Brotherhood of the Wheel - Tor/Forge Blog



Sneak Peek: The Brotherhood of The Wheel

The Brotherhood of the Wheel by R.S. BelcherIn 1119 A.D., nine crusaders became a militant monastic order charged with protecting pilgrims and caravans traveling on the roads to and from the Holy Land. In time, the Knights Templar would grow in power and, ultimately, be laid low. But a small offshoot of the Templars endure and have returned to the order’s original mission: to defend the roads of the world and guard those who travel on them.

Please enjoy this excerpt from The Brotherhood of the Wheel by R.S. Belcher.



Jimmie Aussapile’s Peterbilt tractor trailer thundered down dark I-70, relentless as an ugly truth. The big rig’s engine was the booming voice of an angry octane god, demanding you lead, follow, or get the hell out of the way. Jimmie navigated the shifting maze of weaving cars. He blew past the shadowed towers of other 18-wheeler cabs, the faces within illuminated by the ghostly green light of instrument panels, speaking their tales to their brethren across the ether of Channel 19. Long-haulers wired on caffeine or meth or song or sweet baby Jesus. Whatever it takes to keep the gears jamming, the cargo flowing, and the rig between the lines.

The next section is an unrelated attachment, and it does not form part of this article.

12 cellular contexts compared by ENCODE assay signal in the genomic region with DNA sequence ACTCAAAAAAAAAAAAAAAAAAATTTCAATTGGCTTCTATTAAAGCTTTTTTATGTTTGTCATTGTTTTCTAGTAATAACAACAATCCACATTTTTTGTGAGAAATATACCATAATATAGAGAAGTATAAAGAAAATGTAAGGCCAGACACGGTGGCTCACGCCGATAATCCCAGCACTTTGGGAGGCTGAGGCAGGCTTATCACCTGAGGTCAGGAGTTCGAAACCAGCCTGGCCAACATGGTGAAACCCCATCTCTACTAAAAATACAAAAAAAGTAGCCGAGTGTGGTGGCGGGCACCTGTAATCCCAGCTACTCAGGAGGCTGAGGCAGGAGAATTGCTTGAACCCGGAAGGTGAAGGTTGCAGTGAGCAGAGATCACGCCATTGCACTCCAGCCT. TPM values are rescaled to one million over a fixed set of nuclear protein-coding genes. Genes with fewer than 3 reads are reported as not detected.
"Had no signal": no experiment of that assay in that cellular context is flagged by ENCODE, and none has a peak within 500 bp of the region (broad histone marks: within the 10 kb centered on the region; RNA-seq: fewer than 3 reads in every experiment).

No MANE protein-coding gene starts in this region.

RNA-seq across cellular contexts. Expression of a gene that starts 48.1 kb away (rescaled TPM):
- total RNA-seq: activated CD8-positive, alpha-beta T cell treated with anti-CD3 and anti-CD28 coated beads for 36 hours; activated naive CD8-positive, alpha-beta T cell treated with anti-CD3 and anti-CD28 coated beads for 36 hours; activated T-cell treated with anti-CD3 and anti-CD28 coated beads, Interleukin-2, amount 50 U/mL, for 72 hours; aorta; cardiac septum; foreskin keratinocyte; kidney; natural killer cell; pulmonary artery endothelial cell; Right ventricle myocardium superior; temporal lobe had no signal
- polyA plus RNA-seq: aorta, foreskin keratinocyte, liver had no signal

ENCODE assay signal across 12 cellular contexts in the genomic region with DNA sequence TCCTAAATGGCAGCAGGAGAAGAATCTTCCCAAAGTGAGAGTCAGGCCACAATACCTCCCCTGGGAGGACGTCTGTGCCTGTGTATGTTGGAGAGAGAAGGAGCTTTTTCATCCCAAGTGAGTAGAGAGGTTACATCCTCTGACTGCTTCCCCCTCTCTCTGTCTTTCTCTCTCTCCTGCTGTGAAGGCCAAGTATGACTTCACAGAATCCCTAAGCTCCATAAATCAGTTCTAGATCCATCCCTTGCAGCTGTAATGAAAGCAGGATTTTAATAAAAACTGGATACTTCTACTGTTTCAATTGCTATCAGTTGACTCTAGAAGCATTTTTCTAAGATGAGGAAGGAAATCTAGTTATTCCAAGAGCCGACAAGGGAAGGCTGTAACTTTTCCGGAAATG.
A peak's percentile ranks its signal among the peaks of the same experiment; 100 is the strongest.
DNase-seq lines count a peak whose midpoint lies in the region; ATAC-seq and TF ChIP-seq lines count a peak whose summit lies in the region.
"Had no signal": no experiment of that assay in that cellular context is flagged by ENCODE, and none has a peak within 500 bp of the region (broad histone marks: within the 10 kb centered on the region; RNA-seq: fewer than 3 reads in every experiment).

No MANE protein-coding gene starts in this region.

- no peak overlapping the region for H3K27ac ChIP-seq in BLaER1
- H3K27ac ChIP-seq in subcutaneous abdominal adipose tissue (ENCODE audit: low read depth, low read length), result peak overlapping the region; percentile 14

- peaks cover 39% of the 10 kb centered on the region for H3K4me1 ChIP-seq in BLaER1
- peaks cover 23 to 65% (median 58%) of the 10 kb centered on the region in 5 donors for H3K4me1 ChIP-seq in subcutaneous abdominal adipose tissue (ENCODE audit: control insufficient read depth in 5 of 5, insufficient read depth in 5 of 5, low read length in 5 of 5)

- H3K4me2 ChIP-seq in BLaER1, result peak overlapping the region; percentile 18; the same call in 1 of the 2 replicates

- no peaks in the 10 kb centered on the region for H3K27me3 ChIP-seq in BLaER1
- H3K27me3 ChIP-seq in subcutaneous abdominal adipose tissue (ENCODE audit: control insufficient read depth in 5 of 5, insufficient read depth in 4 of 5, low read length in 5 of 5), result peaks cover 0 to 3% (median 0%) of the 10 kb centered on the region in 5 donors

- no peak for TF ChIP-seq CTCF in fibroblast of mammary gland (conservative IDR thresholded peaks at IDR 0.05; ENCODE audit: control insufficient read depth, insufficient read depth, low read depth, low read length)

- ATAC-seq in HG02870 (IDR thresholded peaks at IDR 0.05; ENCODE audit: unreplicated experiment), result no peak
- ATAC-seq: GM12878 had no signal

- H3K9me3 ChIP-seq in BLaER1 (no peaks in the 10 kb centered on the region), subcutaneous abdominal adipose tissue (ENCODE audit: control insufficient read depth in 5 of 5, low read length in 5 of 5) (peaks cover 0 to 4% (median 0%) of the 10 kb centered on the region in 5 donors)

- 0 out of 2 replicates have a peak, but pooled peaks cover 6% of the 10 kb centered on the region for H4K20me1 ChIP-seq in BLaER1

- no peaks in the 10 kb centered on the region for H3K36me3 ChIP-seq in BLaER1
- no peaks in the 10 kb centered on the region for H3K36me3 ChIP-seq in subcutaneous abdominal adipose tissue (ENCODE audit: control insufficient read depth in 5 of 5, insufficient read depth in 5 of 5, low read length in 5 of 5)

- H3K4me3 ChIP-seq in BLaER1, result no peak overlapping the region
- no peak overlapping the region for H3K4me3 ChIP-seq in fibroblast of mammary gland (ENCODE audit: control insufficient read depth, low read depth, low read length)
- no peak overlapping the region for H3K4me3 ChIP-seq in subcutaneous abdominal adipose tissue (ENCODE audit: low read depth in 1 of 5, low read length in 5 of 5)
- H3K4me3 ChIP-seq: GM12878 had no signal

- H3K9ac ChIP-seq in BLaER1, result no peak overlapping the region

Jimmie was a tall man, still in decent shape for his age. He had been lanky a long time ago, but now he cultivated a solid beer gut. His hair, what was left of it, was blond and had completely abandoned his head except for the fringes and the long ponytail that fell between his shoulder blades. His bare head was covered by a gray mesh baseball cap that had a hideous character from a cartoon called “Squidbillies” on it. The cap had been a Father’s Day present from his little girl last year and Jimmie wore it whenever he was on a run, for good luck, regardless of how much shit he got for it. His eyes were a fierce green that seemed to glow brighter than the lights from his instruments. He wore a pale scrub of a “road beard,” and he had a lump of chaw in his right cheek. His teeth were yellowed from the habit and a little crooked. He wore a black T-shirt that sported a faded Harley-Davidson logo on its pocket. Over that was an open denim work shirt, and over that was a black Air Force–style crew jacket with a patch of an American flag on the left arm. He wore a wallet on a chain, attached to his worn jeans, and a straight razor was tucked away in one of his steel-toed work boots.


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